For Phx and IheartSam7, and me
K Hanna Korossy
His first clue comes when Sam wakes up in the morning, gets out of bed, and falls on his face.
Well, actually, his first clue had come the day before, when surly and silent Sam became listless and silent Sam. In times past, Dean would have quickly recognized the signs that his brother was coming down with something. But in the four months Dean had apparently spent in Hell, Sam's changed in ways he doesn't quite understand yet, and this constant whipcord tension in his brother is one. It's a little hard to figure out someone's not feeling well when they haven't been talking much and they squint and slump and drift on a regular basis.
So it still kinda surprises him when Sam takes a nosedive.
Dean's own sleepiness flees in an instant, and he's half out of bed before Sam's pushing himself up and waving Dean down. "'M okay."
"Uh-huh," Dean says slowly, sinking back to the mattress. "Just inspecting the carpet, right?"
Sam tosses him a halfhearted glare, but there's something funny about his eyes, and Dean narrows his own in response.
He holds his tongue with difficulty when Sam stands, swaying, and proceeds to the bathroom. More or less. He's walking like someone crossing the length of a rocking boat, stumbling two steps to the side for each step forward. Dean watches him with furrowed brow, wondering if Sam drank serious amounts of alcohol while Dean was sleeping, or if maybe there's something wrong with his own eyes. But when he starts with, "Hey, you need—?", Sam just growls a "no," and that's that.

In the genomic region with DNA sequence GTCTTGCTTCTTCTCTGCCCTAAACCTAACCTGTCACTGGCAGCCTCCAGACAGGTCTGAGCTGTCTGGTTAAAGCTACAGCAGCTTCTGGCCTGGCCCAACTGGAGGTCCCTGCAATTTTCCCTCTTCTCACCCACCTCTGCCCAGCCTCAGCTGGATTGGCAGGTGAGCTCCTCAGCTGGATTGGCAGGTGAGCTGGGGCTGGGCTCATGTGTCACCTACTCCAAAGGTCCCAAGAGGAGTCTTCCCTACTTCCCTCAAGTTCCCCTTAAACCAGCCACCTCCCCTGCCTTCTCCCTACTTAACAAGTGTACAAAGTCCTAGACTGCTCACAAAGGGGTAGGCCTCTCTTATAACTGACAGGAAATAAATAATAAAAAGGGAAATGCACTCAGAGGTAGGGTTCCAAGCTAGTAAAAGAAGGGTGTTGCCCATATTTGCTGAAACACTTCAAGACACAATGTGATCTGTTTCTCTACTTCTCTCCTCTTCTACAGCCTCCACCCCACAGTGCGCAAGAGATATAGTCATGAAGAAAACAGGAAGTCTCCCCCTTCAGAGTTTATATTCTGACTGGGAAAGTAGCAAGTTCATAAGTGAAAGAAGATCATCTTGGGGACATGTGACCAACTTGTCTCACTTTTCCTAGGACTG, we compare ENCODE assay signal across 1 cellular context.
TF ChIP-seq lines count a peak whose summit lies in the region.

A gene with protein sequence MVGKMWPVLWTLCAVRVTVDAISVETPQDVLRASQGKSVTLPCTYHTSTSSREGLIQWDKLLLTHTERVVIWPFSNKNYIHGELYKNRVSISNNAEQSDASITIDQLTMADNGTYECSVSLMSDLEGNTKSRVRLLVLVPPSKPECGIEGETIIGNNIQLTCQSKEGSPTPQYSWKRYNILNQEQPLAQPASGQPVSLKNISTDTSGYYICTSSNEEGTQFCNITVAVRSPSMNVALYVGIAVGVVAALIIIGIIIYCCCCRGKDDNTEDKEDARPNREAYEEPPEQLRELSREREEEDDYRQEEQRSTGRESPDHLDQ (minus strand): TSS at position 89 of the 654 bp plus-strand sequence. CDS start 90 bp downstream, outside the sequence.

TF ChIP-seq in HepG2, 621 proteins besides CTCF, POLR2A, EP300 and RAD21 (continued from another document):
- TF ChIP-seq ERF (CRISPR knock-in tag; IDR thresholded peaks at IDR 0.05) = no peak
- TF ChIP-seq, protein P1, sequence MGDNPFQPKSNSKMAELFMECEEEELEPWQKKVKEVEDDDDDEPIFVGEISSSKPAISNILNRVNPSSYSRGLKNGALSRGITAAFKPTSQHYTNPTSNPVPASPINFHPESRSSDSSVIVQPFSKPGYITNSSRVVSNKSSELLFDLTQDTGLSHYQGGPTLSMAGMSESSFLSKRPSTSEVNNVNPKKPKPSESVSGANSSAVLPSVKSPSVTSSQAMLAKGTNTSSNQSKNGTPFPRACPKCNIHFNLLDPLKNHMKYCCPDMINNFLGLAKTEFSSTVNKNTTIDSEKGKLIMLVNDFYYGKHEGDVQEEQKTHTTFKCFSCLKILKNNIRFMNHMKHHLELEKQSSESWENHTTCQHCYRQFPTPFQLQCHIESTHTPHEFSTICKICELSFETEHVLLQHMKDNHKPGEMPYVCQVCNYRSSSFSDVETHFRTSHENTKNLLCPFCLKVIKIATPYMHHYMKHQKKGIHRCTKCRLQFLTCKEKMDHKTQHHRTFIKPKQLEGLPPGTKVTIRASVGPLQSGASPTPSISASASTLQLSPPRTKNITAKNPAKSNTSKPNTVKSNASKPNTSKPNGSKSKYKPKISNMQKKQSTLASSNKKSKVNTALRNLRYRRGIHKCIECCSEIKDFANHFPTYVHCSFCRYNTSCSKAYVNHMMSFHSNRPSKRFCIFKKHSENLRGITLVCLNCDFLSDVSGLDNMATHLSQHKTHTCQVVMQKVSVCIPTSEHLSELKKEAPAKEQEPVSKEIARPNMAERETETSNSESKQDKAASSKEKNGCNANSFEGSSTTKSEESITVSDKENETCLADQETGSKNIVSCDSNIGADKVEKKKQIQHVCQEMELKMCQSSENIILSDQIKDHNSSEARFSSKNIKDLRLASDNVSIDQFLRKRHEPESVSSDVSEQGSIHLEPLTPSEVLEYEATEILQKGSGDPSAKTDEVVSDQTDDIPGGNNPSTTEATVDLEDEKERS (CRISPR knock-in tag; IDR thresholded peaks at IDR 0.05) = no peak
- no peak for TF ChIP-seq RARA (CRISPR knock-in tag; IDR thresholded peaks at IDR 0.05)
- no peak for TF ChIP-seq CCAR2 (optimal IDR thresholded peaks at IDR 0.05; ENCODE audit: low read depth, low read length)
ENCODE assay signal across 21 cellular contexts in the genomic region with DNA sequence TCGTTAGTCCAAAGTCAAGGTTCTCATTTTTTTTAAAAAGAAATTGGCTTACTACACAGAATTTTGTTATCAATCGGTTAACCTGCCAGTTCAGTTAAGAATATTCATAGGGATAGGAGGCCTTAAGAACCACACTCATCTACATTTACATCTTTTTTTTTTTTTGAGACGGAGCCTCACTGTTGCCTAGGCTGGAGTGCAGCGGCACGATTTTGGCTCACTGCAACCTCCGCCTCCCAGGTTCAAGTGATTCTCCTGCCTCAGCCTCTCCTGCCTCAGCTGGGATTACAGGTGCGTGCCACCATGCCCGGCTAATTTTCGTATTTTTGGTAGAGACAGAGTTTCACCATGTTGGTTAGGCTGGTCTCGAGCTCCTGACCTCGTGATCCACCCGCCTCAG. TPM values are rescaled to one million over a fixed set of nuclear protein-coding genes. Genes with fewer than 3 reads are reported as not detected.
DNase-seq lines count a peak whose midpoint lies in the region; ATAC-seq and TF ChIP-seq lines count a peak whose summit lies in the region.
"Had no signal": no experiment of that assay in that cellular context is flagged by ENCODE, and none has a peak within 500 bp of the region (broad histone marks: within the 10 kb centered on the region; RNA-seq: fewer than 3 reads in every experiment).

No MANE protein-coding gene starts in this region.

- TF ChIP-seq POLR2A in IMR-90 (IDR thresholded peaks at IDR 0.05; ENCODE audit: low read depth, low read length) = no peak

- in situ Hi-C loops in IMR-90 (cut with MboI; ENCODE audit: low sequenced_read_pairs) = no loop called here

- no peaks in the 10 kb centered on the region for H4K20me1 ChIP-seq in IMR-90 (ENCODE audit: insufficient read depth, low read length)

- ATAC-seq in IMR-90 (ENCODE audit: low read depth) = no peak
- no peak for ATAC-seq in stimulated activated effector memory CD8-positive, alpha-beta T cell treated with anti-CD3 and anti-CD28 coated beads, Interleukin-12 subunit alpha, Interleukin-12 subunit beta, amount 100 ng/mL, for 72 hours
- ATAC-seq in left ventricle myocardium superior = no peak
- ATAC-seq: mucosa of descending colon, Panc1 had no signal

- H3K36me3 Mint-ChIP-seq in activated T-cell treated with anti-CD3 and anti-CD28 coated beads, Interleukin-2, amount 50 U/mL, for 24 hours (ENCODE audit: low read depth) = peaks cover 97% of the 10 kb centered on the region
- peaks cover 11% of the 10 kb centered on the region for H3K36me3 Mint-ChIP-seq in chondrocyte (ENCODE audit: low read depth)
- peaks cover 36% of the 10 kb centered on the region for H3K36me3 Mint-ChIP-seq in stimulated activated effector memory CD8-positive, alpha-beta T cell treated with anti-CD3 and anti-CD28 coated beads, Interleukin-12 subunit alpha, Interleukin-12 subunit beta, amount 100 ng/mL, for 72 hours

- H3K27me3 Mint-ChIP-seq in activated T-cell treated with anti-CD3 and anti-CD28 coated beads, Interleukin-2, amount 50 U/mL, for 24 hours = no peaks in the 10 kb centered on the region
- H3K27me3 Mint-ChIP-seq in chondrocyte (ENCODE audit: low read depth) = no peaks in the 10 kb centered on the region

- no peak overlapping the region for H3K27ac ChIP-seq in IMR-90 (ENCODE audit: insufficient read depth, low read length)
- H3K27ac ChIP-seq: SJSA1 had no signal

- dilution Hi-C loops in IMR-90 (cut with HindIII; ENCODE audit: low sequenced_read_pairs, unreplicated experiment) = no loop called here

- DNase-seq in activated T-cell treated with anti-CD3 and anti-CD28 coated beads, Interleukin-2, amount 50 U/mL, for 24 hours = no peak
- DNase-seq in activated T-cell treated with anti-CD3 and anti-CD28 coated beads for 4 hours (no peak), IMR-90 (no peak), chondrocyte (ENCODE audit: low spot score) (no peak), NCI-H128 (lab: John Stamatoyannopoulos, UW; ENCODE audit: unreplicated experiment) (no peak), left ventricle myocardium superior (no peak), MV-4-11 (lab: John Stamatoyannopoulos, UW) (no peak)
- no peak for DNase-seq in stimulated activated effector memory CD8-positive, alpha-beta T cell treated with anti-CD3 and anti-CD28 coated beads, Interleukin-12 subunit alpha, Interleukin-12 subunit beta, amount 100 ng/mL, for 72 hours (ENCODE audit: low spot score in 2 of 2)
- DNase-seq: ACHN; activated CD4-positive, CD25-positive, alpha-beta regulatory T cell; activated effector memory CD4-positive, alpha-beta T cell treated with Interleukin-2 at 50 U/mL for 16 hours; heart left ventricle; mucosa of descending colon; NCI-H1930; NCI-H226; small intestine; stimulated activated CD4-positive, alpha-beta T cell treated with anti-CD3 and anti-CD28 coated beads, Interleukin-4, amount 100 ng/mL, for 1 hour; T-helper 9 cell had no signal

For about a minute and a half, anyway.
That's how long it takes Sam to make it to the bathroom, with a pit stop at the dresser along the way to catch his breath on his long trek. He clings to the doorframe like it's his saving grace, white knuckles slipping from the wood after the rest of him has disappeared into the bathroom. Then the retching begins.
Dean sighs, recognizing this now from a bout when Sam was still Sammy. If he isn't seriously sloshed—and while that seemed to be Bobby's response to Dean's demise, his über-hunter brother seems to not have let his defenses down like that—then something's wrong with Sam's ear. And that will make for a fun few days.
Dean can't help but stand, unable to lie in bed while his brother's heaving his guts out in the room next door, pacing a tight circle as he waits. Sammy would've wanted him there beside him, holding his hair out of his face and rubbing his back and getting him some water. Sam has barely been able to stand Dean touching him since his return, and Dean knows his presence wouldn't be welcome now. But while Sam might've changed, Dean hasn't so much, and it's hard to hold himself back.